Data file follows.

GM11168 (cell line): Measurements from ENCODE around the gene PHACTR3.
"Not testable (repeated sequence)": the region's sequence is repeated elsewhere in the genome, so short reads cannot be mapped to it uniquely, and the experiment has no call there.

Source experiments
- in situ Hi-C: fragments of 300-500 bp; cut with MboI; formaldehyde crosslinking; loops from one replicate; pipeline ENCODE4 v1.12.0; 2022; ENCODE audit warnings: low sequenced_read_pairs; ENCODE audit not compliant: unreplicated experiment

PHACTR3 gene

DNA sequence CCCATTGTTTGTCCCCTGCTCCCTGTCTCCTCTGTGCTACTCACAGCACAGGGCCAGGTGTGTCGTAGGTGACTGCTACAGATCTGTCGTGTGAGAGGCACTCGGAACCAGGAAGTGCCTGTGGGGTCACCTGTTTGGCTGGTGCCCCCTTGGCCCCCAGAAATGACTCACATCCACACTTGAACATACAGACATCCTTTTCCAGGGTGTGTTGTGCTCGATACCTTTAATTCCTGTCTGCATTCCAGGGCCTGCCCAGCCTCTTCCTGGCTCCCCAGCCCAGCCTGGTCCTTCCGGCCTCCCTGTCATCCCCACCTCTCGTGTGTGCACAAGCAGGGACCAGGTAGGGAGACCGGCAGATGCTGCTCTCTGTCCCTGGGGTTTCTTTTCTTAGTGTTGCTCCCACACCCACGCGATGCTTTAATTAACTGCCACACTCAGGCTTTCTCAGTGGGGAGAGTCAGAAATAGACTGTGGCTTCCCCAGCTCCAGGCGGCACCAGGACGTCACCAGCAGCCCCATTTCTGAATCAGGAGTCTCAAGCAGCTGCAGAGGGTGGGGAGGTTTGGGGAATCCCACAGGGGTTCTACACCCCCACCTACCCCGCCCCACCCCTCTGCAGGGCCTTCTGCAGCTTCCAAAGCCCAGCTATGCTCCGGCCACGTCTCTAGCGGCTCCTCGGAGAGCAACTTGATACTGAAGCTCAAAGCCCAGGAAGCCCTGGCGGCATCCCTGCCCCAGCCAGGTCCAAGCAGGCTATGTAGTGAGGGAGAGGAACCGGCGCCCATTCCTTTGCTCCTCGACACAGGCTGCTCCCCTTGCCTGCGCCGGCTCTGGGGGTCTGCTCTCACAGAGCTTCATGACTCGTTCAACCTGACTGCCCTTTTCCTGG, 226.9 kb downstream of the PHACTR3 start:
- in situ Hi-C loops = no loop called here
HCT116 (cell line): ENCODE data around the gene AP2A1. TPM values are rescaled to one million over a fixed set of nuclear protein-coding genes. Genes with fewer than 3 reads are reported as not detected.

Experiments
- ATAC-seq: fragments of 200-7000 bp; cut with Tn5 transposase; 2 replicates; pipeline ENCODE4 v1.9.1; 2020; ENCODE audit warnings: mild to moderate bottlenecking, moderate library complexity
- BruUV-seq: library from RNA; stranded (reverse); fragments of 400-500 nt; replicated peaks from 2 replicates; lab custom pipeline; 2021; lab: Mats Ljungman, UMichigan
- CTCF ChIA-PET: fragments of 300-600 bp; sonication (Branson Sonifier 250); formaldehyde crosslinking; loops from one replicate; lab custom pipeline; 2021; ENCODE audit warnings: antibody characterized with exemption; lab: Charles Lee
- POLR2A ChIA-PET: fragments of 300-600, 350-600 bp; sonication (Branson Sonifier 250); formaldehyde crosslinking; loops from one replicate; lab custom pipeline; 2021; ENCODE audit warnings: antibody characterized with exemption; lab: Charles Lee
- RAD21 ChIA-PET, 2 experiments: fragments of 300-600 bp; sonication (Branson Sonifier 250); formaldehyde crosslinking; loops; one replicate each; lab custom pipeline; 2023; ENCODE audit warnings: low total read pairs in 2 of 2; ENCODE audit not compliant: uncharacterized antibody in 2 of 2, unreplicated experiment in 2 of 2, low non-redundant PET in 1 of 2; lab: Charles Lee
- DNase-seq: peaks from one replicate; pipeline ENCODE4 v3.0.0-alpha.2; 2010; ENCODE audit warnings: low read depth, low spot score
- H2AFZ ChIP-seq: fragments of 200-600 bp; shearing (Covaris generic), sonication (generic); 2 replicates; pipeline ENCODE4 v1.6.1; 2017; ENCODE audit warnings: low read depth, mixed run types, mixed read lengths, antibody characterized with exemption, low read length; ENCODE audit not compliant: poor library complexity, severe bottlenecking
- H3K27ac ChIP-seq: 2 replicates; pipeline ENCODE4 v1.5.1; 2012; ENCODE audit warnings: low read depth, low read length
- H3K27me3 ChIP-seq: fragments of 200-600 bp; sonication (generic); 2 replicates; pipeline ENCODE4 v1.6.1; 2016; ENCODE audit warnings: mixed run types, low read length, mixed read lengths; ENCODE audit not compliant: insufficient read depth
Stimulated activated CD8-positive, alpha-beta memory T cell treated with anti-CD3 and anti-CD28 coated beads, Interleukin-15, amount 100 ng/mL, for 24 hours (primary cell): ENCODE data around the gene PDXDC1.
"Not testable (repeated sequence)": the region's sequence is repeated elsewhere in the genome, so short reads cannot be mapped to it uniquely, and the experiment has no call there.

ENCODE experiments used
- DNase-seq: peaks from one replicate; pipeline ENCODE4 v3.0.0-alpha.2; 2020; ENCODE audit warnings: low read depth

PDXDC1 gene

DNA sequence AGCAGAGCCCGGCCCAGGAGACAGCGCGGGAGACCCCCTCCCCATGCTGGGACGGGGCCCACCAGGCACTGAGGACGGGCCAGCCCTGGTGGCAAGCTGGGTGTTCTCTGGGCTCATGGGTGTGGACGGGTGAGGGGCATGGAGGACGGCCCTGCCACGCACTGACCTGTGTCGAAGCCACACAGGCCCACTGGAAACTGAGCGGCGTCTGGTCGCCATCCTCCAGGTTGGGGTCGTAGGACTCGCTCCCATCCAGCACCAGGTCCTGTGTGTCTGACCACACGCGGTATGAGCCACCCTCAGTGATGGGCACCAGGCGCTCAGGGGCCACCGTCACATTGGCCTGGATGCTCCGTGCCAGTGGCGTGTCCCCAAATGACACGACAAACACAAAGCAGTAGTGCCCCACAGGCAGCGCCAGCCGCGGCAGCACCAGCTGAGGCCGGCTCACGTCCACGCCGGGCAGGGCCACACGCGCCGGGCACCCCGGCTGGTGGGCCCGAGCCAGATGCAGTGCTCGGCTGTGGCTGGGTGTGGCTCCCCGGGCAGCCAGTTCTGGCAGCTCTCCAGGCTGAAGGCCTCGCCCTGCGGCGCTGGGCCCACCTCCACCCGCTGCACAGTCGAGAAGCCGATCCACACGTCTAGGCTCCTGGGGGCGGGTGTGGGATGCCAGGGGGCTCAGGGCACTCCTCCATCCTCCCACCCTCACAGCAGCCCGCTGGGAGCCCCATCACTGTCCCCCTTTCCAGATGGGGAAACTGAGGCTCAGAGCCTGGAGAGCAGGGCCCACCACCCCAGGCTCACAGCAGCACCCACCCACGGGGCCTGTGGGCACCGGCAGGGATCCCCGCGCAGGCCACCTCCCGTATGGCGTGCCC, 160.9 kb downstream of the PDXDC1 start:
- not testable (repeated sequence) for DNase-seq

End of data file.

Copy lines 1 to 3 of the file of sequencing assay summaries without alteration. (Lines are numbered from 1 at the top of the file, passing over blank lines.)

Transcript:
GM11168 (cell line): Measurements from ENCODE around the gene PHACTR3.
"Not testable (repeated sequence)": the region's sequence is repeated elsewhere in the genome, so short reads cannot be mapped to it uniquely, and the experiment has no call there.

Source experiments